Rangasthalam, Rathnavelu says, is among the films which drew a lot from the locations that it was going to be shot in. When the team decided to set the story in the '80s, they had to choose the right setting the background too to give it a realistic feel.
Initially, the team suggested shooting the film in Araku valley, but Rathnavelu vetoed the idea saying, “You’ll get a beautiful scenery in Araku, but it’s very hard to depict culture there. It wasn’t until we visited areas near Kolleru lake and Godavari region that we found our Rangasthalam. All these years we have seen Godavari region filled with lush green imagery, and beautiful views of the river. When I went for a recce there, I loved the burnt out feel that the area had when the time was around 11:30 AM. That was quite different from what we are used to watching on screen all these years. Later, we found acres and acres of grasslands by the river side and that location inspired us to turn it into a ‘killing field’ in the story. It’s at the entrance of the village and everyone has to pass through it. It has an eerie feeling too because a lot of people get killed there. The grassland added a lot of character to the storytelling. Unlike today, we had a lot of festivals, fairs, folk performances, Hari Katha, Burra Katha, in our villages couple of decades ago. In the film, whenever a confrontation or an emotional scene is about to unfold, you’ll find one of these elements in the background. Showing all that in the film helped us to transport the audience back to the '80s.”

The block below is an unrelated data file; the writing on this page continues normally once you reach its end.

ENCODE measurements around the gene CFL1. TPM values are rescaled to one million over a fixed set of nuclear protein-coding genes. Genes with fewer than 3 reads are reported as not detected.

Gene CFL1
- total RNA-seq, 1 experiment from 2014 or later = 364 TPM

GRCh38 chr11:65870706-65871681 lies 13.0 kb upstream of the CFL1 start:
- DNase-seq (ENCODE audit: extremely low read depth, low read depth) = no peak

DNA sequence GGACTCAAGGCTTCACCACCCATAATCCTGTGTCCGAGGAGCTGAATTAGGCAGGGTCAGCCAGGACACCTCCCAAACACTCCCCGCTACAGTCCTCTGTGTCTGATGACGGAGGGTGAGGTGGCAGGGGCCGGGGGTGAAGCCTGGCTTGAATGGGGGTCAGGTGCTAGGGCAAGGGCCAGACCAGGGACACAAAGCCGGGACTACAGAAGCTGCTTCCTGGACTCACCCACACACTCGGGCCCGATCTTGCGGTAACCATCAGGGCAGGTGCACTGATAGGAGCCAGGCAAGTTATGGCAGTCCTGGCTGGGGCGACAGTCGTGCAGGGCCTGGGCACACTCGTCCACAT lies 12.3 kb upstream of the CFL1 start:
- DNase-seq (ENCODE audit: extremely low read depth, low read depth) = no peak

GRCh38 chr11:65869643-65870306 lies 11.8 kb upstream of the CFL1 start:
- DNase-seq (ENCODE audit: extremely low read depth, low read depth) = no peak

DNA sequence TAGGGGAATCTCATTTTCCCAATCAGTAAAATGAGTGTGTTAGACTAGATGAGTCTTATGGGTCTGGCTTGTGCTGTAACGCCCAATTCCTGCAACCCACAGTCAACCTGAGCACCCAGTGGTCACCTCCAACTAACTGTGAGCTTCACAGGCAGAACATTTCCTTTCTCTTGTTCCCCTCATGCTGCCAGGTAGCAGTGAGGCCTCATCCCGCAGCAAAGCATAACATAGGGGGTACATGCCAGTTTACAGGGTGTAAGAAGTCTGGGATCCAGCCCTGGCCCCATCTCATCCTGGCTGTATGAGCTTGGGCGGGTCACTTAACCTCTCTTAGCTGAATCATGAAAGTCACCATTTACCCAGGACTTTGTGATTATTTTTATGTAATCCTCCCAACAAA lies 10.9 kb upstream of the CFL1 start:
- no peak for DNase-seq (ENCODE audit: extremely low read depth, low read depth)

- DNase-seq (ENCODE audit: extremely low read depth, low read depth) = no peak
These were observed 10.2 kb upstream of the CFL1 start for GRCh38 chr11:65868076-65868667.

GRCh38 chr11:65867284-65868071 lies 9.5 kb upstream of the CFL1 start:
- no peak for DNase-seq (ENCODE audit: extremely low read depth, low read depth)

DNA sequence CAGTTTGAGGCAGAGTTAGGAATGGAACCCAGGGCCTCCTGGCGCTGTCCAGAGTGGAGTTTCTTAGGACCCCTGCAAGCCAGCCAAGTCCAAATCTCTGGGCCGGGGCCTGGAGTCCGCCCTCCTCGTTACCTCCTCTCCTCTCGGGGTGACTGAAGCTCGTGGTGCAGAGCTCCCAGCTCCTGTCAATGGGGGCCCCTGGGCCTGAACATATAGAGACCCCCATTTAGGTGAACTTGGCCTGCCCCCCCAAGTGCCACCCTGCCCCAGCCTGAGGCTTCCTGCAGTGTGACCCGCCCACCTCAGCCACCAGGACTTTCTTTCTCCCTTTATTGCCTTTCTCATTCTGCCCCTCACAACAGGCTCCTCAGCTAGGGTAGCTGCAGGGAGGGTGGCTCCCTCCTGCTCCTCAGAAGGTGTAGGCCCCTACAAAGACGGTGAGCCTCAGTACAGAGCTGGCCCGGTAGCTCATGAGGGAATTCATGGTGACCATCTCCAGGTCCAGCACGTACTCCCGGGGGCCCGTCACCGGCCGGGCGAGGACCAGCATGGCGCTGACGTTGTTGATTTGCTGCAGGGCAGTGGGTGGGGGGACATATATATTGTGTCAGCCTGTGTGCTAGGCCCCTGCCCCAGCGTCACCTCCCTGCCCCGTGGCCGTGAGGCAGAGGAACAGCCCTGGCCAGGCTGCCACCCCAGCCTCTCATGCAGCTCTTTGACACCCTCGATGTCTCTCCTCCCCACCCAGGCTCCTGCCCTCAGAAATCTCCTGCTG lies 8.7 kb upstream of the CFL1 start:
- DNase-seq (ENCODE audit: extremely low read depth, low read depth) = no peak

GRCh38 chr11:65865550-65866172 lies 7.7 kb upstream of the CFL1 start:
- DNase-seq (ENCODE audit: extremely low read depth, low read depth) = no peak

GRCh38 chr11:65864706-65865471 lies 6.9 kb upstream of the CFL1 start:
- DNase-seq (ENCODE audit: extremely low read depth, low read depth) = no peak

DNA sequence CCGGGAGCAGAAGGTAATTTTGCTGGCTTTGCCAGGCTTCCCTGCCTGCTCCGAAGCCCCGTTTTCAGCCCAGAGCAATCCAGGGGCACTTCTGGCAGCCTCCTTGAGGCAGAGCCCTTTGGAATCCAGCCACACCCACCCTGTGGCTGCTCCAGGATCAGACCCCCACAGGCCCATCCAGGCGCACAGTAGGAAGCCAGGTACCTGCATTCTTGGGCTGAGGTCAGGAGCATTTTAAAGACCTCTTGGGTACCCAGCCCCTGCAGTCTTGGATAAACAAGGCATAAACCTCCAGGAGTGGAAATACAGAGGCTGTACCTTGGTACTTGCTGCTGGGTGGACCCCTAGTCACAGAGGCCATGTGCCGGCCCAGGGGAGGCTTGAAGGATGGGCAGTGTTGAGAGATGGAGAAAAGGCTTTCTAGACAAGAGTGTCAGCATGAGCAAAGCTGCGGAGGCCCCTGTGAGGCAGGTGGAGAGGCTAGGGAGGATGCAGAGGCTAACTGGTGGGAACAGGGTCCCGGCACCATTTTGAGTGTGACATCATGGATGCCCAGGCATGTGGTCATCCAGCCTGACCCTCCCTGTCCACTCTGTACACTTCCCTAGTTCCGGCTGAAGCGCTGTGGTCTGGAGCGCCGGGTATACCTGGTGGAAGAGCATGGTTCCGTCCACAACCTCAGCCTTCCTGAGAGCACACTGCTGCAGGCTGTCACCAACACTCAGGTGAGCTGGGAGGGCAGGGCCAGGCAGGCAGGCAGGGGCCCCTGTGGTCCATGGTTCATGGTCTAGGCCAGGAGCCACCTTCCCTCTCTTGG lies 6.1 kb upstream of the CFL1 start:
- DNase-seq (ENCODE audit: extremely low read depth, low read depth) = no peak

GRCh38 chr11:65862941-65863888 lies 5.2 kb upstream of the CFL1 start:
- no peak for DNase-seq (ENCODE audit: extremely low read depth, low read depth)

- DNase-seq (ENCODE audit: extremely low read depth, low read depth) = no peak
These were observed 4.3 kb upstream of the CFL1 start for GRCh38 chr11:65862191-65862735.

The village where the film was shot is nearly a couple of hours' drive from Rajahmundry, and the whole cast and crew were, admittedly, quite surprised that nothing much has changed in those areas even after so much economic progress in surrounding areas.
“There’s no concept of savings in these places. People are content with what they make in a day and they don’t really think so much about their future. We tried working with few people from these villages but they wouldn’t show up after 3-4 days because they are happy with what they have earned in those few days (laughs),” Sukumar adds.
Capturing Rangasthalam on film
A lot of elements in the film, including the concept of a ‘society’, which is controlled by a few influential men from the village, the burden of debt on farmers, and a select few men heading to Gulf region, were inspired from real-life incidents of people who were close to Sukumar.
And he wrote so much about each character in the film that it had a ripple effect on the whole cast and crew by the time they came to the shoot.